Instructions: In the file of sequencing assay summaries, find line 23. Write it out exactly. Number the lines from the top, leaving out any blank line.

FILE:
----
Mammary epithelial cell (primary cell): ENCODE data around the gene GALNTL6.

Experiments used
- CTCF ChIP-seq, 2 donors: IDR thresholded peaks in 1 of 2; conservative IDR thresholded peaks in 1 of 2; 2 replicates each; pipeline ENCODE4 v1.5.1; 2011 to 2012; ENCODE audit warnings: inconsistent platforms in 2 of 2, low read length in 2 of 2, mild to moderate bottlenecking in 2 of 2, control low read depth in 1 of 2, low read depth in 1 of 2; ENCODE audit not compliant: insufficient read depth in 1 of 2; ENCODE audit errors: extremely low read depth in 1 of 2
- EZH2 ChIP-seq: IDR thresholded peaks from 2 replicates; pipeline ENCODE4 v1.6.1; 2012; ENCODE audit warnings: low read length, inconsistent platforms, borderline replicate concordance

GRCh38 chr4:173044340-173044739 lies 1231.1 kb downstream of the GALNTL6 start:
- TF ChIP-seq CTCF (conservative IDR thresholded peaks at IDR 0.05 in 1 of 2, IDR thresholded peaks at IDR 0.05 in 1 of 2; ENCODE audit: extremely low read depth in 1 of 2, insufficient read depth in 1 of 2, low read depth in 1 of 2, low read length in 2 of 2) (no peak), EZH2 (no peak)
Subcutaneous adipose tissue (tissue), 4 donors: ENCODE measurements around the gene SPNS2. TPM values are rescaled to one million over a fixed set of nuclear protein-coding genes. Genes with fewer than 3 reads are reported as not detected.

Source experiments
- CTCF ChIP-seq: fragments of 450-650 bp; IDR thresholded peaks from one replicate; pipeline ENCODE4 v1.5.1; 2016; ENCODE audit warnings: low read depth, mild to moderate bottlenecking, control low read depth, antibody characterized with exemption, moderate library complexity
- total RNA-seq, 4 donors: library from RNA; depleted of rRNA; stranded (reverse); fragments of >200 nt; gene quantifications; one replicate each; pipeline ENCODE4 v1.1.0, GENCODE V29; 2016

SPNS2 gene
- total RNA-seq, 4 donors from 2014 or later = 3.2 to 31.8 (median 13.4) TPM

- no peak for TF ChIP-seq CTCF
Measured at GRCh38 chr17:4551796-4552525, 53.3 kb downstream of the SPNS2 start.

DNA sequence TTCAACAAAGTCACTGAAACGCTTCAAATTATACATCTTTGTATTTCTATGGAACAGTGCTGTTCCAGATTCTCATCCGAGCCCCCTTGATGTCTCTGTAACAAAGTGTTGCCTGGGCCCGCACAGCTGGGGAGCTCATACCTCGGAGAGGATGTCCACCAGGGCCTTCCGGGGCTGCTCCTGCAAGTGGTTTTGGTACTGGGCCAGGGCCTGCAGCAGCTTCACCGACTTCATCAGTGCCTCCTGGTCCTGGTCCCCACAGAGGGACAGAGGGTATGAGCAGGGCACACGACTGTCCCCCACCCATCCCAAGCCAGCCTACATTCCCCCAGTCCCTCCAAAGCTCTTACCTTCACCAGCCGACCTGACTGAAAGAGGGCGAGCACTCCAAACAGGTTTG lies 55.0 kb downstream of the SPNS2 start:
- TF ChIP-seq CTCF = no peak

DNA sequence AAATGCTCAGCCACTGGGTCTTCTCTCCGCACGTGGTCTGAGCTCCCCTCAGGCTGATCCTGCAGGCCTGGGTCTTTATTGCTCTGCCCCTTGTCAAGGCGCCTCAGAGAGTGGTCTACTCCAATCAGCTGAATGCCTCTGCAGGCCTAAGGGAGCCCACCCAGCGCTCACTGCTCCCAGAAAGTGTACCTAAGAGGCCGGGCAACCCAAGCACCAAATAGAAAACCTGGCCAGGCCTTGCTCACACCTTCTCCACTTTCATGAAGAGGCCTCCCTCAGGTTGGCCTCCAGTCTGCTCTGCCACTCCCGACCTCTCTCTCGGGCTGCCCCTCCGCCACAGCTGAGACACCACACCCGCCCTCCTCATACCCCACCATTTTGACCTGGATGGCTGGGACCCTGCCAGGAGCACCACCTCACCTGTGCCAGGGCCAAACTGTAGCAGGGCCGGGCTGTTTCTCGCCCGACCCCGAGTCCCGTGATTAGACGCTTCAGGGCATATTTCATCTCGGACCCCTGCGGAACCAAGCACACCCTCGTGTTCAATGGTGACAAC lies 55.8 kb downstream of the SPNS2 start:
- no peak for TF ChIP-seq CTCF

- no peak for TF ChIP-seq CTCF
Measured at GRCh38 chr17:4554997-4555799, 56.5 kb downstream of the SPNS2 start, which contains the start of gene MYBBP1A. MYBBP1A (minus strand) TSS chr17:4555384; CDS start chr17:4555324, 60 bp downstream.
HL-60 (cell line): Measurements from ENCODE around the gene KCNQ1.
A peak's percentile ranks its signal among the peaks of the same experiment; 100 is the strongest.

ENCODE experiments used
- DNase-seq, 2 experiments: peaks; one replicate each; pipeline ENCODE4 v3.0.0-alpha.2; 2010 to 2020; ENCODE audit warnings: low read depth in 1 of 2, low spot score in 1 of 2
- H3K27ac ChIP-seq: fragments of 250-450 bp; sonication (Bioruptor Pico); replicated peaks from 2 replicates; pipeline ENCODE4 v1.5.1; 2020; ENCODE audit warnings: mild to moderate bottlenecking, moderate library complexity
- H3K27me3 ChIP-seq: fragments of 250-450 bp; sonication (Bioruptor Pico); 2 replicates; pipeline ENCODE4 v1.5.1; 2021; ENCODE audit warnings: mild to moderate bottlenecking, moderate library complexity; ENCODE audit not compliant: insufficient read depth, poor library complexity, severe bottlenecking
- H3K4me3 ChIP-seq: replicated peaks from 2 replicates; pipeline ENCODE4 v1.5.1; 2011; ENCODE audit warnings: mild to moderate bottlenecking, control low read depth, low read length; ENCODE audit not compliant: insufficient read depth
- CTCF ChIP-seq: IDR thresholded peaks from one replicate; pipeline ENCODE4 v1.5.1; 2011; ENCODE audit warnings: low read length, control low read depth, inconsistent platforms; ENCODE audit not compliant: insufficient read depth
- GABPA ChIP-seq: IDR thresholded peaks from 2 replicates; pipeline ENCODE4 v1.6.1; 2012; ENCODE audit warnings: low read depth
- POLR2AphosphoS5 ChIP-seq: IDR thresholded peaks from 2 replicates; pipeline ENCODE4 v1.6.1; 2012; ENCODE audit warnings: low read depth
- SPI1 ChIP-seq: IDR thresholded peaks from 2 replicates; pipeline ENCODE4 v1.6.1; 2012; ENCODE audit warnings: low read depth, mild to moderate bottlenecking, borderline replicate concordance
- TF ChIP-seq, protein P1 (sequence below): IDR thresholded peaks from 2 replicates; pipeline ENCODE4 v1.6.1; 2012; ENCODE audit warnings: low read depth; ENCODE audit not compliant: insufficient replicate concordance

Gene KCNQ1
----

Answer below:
ENCODE experiments used